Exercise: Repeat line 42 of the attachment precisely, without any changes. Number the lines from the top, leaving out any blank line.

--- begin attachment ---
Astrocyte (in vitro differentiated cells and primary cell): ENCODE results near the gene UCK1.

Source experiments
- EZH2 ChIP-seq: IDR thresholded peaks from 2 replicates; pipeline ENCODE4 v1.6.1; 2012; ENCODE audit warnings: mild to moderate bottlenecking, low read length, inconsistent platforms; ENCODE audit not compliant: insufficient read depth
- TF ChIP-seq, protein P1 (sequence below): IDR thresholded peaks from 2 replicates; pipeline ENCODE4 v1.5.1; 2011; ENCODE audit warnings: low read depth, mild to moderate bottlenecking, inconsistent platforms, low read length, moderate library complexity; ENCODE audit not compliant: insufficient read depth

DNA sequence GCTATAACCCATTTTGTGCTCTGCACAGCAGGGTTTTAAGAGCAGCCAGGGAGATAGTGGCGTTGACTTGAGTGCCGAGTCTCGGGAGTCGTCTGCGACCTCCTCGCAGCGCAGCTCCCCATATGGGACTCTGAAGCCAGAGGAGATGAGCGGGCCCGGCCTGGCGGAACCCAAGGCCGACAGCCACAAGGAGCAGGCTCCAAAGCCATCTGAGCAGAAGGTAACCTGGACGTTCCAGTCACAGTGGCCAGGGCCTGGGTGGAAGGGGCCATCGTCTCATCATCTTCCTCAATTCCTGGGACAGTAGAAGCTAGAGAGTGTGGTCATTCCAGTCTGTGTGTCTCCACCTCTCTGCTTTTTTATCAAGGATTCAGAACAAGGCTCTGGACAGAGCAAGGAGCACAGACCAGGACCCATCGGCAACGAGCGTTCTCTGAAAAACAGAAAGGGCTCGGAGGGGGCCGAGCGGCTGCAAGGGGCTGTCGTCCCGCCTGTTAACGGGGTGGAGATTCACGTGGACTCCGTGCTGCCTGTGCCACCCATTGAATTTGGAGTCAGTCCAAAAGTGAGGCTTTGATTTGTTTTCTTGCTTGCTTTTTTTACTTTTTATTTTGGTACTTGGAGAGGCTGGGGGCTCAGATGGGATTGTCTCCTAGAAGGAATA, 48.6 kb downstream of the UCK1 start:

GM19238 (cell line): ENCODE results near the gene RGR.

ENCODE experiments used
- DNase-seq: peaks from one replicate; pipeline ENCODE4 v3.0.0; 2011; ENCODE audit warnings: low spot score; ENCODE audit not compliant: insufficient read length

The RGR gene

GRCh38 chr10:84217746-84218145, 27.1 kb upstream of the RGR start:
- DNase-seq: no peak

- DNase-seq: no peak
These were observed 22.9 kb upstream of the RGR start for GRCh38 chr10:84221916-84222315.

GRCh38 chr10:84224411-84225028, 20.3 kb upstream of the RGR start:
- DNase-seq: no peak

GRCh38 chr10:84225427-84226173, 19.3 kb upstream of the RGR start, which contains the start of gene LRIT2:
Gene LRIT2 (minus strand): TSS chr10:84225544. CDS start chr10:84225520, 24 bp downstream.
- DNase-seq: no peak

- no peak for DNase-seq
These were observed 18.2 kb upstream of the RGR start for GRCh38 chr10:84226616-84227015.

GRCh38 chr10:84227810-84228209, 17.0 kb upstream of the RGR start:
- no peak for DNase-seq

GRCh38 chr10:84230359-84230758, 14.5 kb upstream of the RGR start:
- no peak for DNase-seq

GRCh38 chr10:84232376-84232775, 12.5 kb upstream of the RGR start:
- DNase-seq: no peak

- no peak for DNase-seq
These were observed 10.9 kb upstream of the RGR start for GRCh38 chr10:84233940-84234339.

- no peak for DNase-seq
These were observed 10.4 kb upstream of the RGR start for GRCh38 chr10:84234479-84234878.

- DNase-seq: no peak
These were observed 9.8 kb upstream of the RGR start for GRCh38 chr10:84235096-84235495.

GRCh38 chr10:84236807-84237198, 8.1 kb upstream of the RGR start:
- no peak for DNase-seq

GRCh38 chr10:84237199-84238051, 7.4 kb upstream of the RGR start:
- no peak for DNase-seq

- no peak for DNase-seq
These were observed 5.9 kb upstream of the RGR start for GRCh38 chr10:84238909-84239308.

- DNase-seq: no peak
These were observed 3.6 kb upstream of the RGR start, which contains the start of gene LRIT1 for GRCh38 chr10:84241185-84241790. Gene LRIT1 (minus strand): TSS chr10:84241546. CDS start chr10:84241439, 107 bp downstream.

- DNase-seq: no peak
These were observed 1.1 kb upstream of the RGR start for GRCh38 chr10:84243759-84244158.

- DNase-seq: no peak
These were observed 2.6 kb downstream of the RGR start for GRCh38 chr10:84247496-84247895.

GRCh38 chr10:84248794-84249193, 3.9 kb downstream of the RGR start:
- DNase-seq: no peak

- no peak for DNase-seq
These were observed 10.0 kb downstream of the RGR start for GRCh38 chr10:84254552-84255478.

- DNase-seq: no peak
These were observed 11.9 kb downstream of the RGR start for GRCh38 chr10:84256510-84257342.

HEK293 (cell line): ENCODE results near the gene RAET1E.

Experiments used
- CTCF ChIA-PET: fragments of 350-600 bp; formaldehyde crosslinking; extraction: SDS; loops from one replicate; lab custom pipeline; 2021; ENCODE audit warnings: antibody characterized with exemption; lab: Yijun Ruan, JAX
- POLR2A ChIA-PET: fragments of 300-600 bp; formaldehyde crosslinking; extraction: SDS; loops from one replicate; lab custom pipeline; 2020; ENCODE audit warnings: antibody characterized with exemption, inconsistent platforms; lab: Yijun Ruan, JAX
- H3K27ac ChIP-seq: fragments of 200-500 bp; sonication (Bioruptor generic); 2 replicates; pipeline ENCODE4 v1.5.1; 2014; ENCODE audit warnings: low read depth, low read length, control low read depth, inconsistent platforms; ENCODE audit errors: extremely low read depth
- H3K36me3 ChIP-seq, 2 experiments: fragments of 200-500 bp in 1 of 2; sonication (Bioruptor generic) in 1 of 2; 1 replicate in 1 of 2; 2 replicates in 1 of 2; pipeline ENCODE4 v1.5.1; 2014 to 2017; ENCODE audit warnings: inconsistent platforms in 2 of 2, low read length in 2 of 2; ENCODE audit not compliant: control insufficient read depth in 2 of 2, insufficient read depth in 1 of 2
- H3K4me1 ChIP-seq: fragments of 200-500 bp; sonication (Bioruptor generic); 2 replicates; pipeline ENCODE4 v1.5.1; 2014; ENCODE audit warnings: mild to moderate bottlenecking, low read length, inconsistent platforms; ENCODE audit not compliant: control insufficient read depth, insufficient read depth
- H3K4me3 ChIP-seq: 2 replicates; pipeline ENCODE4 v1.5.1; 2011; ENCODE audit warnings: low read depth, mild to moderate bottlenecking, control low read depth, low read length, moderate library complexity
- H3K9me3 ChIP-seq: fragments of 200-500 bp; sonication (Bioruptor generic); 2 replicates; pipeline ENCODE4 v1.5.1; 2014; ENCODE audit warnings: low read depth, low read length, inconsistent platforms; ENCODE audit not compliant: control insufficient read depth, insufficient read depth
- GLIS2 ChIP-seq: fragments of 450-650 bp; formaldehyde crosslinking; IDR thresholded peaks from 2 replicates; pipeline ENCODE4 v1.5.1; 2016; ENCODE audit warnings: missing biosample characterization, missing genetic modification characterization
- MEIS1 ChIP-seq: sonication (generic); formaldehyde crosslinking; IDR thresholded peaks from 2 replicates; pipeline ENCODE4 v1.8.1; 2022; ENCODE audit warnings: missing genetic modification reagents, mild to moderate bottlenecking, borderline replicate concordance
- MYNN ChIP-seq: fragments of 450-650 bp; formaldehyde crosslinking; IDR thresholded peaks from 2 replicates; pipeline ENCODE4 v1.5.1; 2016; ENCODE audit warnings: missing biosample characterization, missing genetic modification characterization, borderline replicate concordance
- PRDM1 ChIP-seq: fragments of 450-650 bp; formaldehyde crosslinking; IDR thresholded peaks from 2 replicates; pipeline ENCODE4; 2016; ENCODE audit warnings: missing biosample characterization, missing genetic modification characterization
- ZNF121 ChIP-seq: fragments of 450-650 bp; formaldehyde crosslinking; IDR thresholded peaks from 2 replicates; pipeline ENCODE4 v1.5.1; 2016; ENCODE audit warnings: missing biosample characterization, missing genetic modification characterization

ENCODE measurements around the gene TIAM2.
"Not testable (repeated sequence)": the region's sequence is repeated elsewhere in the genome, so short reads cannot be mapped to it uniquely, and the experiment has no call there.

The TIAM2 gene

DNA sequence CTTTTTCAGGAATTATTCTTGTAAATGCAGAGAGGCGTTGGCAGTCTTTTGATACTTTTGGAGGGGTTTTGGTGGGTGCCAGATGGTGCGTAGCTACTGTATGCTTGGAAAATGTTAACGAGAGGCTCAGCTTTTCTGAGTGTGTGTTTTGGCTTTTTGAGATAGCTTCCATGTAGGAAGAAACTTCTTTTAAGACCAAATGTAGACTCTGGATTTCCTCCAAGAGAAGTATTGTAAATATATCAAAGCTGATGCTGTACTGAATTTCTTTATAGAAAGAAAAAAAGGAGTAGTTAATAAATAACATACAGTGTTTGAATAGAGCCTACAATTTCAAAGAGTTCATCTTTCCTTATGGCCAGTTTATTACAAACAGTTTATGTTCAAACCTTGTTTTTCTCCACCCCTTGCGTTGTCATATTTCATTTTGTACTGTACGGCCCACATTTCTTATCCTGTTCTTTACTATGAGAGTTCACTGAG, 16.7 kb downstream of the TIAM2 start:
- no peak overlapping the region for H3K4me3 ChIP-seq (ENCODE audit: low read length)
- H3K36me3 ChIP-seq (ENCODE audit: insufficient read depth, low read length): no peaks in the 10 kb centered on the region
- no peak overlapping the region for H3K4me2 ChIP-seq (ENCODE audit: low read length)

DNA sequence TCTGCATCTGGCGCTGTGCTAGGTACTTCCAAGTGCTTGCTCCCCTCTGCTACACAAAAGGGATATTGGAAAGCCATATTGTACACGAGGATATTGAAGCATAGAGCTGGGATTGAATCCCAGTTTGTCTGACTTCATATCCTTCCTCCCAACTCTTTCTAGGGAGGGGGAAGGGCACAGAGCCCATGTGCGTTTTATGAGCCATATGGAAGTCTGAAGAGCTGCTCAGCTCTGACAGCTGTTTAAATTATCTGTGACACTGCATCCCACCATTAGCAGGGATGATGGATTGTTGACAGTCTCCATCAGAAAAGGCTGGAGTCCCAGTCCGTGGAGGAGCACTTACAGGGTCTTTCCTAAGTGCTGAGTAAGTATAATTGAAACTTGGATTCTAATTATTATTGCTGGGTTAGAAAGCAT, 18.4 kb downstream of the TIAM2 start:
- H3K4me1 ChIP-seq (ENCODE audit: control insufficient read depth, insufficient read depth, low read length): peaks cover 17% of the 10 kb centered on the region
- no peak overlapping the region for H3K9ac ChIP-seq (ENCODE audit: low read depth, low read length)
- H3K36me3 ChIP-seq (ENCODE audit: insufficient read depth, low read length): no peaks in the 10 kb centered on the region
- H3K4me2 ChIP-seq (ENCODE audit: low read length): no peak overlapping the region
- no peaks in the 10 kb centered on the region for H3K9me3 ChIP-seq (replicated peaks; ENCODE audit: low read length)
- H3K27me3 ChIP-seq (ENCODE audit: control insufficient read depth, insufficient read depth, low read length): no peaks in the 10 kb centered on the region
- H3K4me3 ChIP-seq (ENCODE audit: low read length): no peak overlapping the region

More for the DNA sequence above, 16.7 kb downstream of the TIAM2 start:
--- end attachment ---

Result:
These were observed 1.1 kb upstream of the RGR start for GRCh38 chr10:84243759-84244158.